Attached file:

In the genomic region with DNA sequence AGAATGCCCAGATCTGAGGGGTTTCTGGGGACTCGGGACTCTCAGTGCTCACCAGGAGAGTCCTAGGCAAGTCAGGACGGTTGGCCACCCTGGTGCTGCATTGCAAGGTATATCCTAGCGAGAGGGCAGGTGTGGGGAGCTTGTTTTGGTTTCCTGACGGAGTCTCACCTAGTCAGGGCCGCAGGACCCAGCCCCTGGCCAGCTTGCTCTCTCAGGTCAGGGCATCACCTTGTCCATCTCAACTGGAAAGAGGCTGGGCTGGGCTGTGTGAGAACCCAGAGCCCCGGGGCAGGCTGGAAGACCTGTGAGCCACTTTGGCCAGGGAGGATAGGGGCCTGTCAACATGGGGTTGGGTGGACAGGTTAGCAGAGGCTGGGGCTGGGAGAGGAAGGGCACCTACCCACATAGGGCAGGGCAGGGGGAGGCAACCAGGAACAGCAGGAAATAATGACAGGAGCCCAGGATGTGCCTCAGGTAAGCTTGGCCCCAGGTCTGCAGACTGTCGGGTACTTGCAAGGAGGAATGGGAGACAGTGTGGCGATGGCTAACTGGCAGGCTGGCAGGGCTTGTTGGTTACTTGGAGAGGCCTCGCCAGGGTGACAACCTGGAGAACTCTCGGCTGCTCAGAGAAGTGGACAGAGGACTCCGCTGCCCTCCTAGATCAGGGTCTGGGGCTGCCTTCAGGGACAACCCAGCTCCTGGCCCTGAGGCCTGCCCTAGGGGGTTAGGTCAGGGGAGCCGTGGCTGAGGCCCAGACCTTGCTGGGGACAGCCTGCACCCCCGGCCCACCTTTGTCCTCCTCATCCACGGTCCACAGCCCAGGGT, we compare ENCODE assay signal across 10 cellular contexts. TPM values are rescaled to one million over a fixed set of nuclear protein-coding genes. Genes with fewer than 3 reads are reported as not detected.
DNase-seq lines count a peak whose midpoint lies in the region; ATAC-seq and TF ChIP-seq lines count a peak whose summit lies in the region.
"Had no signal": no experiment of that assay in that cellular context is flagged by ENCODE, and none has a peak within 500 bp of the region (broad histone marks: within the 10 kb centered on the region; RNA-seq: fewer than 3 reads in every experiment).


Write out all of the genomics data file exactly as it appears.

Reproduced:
In the genomic region with DNA sequence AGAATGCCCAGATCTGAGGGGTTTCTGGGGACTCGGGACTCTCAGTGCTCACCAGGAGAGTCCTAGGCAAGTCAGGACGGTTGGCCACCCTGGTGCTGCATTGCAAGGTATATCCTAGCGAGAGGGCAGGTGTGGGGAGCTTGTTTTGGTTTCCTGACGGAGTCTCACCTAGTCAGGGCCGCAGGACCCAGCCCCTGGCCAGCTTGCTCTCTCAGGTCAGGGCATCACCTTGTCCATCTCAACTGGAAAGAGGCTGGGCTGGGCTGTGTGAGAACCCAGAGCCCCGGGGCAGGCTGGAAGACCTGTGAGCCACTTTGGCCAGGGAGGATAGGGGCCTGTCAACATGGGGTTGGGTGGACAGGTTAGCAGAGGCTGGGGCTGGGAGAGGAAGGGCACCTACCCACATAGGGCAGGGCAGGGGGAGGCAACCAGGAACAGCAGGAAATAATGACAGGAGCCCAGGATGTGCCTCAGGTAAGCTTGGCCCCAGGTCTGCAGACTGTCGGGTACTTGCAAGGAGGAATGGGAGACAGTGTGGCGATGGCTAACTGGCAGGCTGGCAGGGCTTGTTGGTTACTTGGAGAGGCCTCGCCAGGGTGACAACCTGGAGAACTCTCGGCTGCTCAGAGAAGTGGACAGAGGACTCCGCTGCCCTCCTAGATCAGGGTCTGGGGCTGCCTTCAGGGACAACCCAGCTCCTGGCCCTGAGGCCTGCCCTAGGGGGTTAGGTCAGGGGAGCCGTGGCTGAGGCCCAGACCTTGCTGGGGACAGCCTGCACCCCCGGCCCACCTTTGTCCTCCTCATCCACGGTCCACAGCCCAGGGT, we compare ENCODE assay signal across 10 cellular contexts. TPM values are rescaled to one million over a fixed set of nuclear protein-coding genes. Genes with fewer than 3 reads are reported as not detected.
DNase-seq lines count a peak whose midpoint lies in the region; ATAC-seq and TF ChIP-seq lines count a peak whose summit lies in the region.
"Had no signal": no experiment of that assay in that cellular context is flagged by ENCODE, and none has a peak within 500 bp of the region (broad histone marks: within the 10 kb centered on the region; RNA-seq: fewer than 3 reads in every experiment).